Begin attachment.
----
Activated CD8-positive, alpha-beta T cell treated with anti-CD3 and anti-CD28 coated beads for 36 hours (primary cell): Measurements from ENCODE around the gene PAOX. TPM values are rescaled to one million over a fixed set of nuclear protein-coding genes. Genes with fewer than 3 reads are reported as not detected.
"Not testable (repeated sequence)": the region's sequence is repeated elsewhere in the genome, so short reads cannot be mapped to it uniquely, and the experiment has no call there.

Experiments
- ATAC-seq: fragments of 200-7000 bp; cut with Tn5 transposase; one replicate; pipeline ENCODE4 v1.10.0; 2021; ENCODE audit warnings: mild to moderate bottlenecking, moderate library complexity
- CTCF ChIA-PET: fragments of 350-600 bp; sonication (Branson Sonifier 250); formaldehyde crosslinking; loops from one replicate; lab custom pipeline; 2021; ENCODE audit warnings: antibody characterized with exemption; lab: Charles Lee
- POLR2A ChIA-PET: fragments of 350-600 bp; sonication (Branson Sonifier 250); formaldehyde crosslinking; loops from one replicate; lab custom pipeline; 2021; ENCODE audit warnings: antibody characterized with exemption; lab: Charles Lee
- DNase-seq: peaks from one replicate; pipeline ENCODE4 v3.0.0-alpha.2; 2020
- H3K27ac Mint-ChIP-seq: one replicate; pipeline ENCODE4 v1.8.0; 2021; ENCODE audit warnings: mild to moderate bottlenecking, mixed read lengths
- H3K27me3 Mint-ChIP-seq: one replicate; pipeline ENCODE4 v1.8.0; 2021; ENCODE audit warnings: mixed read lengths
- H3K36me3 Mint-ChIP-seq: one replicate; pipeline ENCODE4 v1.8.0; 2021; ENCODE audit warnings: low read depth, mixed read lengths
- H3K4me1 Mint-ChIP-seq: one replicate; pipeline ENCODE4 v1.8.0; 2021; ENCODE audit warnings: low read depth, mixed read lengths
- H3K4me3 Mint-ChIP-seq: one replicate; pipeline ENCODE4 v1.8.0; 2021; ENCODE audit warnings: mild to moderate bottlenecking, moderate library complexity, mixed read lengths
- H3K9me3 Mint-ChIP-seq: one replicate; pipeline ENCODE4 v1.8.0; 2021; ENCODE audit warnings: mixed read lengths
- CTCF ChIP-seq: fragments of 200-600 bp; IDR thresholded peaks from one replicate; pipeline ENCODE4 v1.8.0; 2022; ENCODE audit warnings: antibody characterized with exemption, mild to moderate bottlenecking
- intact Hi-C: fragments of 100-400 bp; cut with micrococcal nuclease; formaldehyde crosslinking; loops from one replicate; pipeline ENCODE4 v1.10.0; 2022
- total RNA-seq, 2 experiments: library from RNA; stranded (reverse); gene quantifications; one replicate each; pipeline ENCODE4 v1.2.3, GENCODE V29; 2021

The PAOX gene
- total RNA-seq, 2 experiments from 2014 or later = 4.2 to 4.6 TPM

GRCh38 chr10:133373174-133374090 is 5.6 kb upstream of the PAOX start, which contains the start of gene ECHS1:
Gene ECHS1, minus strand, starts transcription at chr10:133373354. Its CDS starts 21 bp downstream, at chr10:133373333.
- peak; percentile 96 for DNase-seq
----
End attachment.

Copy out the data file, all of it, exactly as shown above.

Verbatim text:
Activated CD8-positive, alpha-beta T cell treated with anti-CD3 and anti-CD28 coated beads for 36 hours (primary cell): Measurements from ENCODE around the gene PAOX. TPM values are rescaled to one million over a fixed set of nuclear protein-coding genes. Genes with fewer than 3 reads are reported as not detected.
"Not testable (repeated sequence)": the region's sequence is repeated elsewhere in the genome, so short reads cannot be mapped to it uniquely, and the experiment has no call there.

Experiments
- ATAC-seq: fragments of 200-7000 bp; cut with Tn5 transposase; one replicate; pipeline ENCODE4 v1.10.0; 2021; ENCODE audit warnings: mild to moderate bottlenecking, moderate library complexity
- CTCF ChIA-PET: fragments of 350-600 bp; sonication (Branson Sonifier 250); formaldehyde crosslinking; loops from one replicate; lab custom pipeline; 2021; ENCODE audit warnings: antibody characterized with exemption; lab: Charles Lee
- POLR2A ChIA-PET: fragments of 350-600 bp; sonication (Branson Sonifier 250); formaldehyde crosslinking; loops from one replicate; lab custom pipeline; 2021; ENCODE audit warnings: antibody characterized with exemption; lab: Charles Lee
- DNase-seq: peaks from one replicate; pipeline ENCODE4 v3.0.0-alpha.2; 2020
- H3K27ac Mint-ChIP-seq: one replicate; pipeline ENCODE4 v1.8.0; 2021; ENCODE audit warnings: mild to moderate bottlenecking, mixed read lengths
- H3K27me3 Mint-ChIP-seq: one replicate; pipeline ENCODE4 v1.8.0; 2021; ENCODE audit warnings: mixed read lengths
- H3K36me3 Mint-ChIP-seq: one replicate; pipeline ENCODE4 v1.8.0; 2021; ENCODE audit warnings: low read depth, mixed read lengths
- H3K4me1 Mint-ChIP-seq: one replicate; pipeline ENCODE4 v1.8.0; 2021; ENCODE audit warnings: low read depth, mixed read lengths
- H3K4me3 Mint-ChIP-seq: one replicate; pipeline ENCODE4 v1.8.0; 2021; ENCODE audit warnings: mild to moderate bottlenecking, moderate library complexity, mixed read lengths
- H3K9me3 Mint-ChIP-seq: one replicate; pipeline ENCODE4 v1.8.0; 2021; ENCODE audit warnings: mixed read lengths
- CTCF ChIP-seq: fragments of 200-600 bp; IDR thresholded peaks from one replicate; pipeline ENCODE4 v1.8.0; 2022; ENCODE audit warnings: antibody characterized with exemption, mild to moderate bottlenecking
- intact Hi-C: fragments of 100-400 bp; cut with micrococcal nuclease; formaldehyde crosslinking; loops from one replicate; pipeline ENCODE4 v1.10.0; 2022
- total RNA-seq, 2 experiments: library from RNA; stranded (reverse); gene quantifications; one replicate each; pipeline ENCODE4 v1.2.3, GENCODE V29; 2021

The PAOX gene
- total RNA-seq, 2 experiments from 2014 or later = 4.2 to 4.6 TPM

GRCh38 chr10:133373174-133374090 is 5.6 kb upstream of the PAOX start, which contains the start of gene ECHS1:
Gene ECHS1, minus strand, starts transcription at chr10:133373354. Its CDS starts 21 bp downstream, at chr10:133373333.
- peak; percentile 96 for DNase-seq